NRCC adds 16 top targets

June 30, 2010

The National Republican Congressional Committee has picked 16 new candidates for the top tier of its “Young Guns” program, an initiative that aids promising House challengers with fundraising and infrastructure support and strategic advice.

The fresh additions to the NRCC’s list provide the most specific look yet at the House GOP’s highest-priority targets for the 2010 cycle. With the 16 additional names included, the “Young Guns” list includes a total of 39 candidates – exactly the number of seats Republicans would need to take back control of the House this November.

The new list includes many of the Republican Party’s top recruits to emerge from competitive primary fights, as well as one promising challenger locked in a competitive battle for his party’s nomination. The thickest concentration of new “Young Guns” is in Illinois, where candidates Bob Dold, in the 10th Congressional District; Adam Kinzinger, in the 11th; and Randy Hultgren, in the 14th, all made the cut.

Other blue-state Republicans – including former Rep. Mike Fitzpatrick, running for his old seat in Pennsylvania’s 8th Congressional District; Corning Mayor Tom Reed, running for former Rep. Eric Massa’s vacant New York 29th District seat; and David Harmer, challenging Rep. Jerry McNerney in California’s 11th Congressional District — also won new backing from the committee.

Elsewhere, the NRCC rewarded some of its top recruits who are challenging well funded Democratic incumbents. In South Dakota, the committee elevated state Rep. Kristi Noem, who’s challenging Rep. Stephanie Herseth Sandlin; former Nevada state Sen. Joe Heck, challenging Rep. Dina Titus, got the same treatment. West Virginia House candidate David McKinley, who escaped a bitter primary to run for outgoing Democratic Rep. Alan Mollohan’s seat, and Virginia state Sen. Robert Hurt, the party recruit who won the GOP nomination in Rep. Tom Perriello’s district going away, were locked and loaded into the “Young Guns” list.

The sole candidate added to the top level of the program who hasn’t yet been nominated by Republican primary voters is Tennessee’s Stephen Fincher, the farmer and gospel singer running in a costly primary for retiring Democratic Rep. John Tanner’s open seat. While Fincher has already received support from national Republicans – NRCC Chairman Pete Sessions addressed a fundraiser for his campaign – he must contend with two well financed primary opponents, physician Ron Kirkland and Shelby County Commissioner George Flinn Jr.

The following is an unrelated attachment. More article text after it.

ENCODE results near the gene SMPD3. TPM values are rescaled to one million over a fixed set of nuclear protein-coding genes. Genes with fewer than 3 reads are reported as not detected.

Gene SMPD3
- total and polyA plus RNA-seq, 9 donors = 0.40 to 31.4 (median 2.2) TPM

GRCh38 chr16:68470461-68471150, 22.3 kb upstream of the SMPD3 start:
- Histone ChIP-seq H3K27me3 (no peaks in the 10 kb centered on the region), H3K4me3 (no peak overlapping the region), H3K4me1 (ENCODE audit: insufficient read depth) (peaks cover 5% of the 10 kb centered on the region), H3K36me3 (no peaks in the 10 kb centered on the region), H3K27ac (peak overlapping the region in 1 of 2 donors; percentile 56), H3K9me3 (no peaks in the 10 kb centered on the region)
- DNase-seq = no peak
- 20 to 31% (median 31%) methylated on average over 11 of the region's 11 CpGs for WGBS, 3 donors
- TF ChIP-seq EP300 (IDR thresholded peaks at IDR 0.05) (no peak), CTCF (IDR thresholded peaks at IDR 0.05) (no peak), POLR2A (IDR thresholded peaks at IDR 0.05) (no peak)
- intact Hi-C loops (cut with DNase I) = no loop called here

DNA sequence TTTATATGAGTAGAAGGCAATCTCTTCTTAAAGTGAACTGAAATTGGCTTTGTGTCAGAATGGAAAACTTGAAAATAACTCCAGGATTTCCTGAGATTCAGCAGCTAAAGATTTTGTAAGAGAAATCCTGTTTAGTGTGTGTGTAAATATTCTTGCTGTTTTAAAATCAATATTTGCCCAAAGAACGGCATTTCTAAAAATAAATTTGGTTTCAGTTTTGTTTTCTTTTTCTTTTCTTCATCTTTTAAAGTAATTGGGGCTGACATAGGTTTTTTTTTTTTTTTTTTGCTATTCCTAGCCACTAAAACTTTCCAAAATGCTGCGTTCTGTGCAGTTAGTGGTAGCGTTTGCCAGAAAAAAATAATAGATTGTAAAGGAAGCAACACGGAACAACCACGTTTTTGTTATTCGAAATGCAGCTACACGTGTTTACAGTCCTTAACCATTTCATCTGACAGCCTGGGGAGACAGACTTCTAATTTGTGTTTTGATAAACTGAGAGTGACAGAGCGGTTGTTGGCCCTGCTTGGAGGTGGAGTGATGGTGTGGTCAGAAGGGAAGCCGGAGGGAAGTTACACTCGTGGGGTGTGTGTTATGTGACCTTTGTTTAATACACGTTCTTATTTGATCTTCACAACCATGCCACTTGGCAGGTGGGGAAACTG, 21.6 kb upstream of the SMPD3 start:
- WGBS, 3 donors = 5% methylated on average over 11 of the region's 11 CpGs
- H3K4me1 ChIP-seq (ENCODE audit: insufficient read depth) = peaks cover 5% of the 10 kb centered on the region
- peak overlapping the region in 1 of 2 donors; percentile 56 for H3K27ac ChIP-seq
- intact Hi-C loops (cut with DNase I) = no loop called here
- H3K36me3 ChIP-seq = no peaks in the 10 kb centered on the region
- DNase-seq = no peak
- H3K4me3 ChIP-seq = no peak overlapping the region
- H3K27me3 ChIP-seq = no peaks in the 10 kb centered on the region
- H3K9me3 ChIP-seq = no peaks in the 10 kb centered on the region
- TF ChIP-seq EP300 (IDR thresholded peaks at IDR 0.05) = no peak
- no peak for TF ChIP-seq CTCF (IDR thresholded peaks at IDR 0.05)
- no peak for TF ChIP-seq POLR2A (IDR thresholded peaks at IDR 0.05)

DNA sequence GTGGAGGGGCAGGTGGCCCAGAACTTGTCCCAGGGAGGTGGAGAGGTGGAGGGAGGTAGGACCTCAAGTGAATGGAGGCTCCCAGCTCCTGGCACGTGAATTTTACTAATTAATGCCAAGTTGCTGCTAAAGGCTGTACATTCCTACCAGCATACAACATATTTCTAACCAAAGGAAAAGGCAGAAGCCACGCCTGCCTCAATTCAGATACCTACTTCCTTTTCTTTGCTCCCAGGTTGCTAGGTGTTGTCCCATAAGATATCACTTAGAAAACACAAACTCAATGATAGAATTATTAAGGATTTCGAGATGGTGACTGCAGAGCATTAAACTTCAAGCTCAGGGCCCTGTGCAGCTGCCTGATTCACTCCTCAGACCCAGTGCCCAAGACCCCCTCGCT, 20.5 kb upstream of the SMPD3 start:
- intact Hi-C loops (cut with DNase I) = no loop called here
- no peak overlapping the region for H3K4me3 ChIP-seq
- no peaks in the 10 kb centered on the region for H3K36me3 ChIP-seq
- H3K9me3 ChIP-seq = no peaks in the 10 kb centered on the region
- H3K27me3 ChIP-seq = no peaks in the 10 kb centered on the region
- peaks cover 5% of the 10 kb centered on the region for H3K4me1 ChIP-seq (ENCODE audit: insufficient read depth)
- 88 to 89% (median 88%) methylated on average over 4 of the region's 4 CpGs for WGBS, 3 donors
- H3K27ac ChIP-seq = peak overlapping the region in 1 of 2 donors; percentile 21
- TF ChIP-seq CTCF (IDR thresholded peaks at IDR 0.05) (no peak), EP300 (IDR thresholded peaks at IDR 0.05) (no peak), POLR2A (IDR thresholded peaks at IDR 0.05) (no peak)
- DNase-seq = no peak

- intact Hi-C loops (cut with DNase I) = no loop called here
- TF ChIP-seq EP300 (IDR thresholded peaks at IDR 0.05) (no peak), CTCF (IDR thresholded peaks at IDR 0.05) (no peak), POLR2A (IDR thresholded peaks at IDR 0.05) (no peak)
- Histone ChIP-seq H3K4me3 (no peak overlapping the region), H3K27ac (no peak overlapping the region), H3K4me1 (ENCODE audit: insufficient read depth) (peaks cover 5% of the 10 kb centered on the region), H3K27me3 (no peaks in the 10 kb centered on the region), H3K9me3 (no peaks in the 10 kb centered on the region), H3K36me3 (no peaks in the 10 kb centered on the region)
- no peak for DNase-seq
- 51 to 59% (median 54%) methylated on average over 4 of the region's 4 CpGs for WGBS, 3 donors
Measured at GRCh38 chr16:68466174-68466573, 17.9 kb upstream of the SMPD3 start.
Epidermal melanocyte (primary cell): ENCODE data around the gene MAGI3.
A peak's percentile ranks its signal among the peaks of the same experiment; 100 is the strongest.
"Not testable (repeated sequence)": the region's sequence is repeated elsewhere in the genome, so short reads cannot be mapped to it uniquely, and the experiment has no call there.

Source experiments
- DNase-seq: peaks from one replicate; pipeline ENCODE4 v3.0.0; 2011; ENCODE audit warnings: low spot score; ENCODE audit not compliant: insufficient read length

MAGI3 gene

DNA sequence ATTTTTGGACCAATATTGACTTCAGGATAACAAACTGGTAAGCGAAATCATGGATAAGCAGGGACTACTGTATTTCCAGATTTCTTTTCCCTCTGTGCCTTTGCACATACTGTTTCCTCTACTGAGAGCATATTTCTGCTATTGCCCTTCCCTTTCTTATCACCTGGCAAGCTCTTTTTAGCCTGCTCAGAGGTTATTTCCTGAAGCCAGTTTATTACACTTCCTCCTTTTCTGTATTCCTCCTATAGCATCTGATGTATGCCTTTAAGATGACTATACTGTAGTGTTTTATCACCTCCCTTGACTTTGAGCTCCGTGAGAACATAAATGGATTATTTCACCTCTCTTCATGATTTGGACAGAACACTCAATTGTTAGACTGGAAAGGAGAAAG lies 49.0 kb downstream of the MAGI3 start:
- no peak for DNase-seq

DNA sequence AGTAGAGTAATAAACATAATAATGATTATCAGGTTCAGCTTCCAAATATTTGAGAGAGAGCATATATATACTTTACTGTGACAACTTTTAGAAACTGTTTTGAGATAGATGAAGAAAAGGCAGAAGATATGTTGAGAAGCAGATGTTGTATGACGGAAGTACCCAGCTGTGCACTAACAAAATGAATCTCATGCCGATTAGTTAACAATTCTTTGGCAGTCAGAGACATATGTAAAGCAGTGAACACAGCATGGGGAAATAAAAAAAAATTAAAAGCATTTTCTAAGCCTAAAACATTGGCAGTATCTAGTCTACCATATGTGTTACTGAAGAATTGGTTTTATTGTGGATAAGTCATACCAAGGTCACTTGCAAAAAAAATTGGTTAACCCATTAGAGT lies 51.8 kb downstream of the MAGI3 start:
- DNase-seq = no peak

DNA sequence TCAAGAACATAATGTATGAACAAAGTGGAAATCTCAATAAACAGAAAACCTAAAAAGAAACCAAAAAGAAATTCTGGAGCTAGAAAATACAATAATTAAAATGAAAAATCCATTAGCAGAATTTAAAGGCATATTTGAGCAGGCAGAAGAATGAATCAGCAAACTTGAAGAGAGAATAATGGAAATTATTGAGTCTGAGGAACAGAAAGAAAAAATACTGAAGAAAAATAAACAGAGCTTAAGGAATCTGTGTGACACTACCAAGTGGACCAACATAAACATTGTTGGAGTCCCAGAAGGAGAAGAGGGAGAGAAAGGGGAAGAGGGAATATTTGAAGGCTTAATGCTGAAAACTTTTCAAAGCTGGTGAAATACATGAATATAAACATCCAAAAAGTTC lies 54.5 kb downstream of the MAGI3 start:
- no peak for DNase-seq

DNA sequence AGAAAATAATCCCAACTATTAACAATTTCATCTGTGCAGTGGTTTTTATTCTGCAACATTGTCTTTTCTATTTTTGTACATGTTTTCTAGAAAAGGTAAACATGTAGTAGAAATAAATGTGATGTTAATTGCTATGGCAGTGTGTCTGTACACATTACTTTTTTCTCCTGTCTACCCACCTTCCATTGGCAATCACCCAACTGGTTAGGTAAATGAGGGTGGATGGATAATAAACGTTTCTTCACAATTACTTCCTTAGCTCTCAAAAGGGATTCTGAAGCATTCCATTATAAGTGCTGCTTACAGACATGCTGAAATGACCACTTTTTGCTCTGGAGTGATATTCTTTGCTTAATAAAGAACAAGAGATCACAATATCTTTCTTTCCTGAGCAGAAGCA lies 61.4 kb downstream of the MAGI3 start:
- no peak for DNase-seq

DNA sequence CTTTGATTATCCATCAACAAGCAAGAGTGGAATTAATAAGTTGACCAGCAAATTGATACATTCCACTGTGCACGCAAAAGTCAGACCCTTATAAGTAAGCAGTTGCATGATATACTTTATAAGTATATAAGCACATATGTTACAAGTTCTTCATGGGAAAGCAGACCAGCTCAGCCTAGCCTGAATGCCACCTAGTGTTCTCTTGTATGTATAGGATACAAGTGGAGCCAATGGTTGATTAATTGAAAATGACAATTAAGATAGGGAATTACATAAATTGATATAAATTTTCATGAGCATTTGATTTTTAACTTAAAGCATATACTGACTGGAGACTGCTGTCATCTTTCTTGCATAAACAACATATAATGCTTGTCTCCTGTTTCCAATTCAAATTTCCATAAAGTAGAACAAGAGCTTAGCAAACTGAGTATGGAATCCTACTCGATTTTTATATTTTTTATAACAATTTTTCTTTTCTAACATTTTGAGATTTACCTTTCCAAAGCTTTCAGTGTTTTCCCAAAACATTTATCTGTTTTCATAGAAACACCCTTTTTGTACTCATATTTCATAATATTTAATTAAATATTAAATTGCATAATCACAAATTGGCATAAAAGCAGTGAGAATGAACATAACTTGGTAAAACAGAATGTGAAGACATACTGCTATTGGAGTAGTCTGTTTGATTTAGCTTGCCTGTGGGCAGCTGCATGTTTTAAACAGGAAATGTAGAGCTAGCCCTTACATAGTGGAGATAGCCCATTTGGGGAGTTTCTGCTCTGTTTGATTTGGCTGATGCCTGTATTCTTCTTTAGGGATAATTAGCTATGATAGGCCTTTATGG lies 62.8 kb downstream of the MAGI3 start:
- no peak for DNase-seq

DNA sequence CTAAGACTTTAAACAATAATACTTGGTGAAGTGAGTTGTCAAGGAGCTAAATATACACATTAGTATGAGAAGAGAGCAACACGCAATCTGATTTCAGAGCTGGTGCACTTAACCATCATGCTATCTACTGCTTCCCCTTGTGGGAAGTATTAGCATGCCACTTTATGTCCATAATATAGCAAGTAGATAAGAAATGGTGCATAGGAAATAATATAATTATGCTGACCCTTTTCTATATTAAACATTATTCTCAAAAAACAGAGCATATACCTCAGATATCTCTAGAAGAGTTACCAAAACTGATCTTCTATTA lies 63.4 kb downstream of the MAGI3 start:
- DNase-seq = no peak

A Republican official explained the decision to put Fincher on the list: “No one forgets that Fincher got into the race against Tanner when nobody else would run.” Other candidates drew attention based on their strong fundraising performances and polling data – both public and internal – showing them strongly competitive with or even leading Democratic incumbents.

Also making the NRCC’s latest cut are Todd Young, the challenger for Indiana Rep. Baron Hill; Andy Barr, the GOP nominee in Kentucky Rep. Ben Chandler’s distict; farm broadcaster Rick Crawford, running for outgoing Arkansas Rep. Marion Berry’s seat; home inspection business owner Keith Fimian, running against Virginia Rep. Gerry Connolly; and South Carolina state Sen. and John Spratt challenger Mick Mulvaney.
The “Young Guns” program is just one election cycle old: House Minority Whip Eric Cantor, California Rep. Kevin McCarthy and Wisconsin Rep. Paul Ryan launched it during the 2008 campaign. McCarthy is now the lawmaker charged with taking point on recruitment for the NRCC.

Notably, while there are now 39 candidates receiving full “Young Guns” support, not all of them are in districts currently held by Democrats. Bob Dold, one of the new additions, as well as Florida’s David Rivera, who was already enrolled, are competing to retain open seats already in GOP hands. That means the party would have to win all of the “Young Guns” seats, plus a few more, in order to flip Congress’s lower chamber.

Several Republicans competing for vulnerable seats did not get the “Young Guns” promotion. North Carolina House candidate Harold Johnson, for example, whom House Republican leaders backed in a primary for Democratic Rep. Larry Kissell’s seat, has not cleared the bar yet. Neither has Idaho state Rep. Raul Labrador, who won an upset victory in a primary for freshman Democrat Walt Minnick’s seat over an opponent favored by the NRCC.

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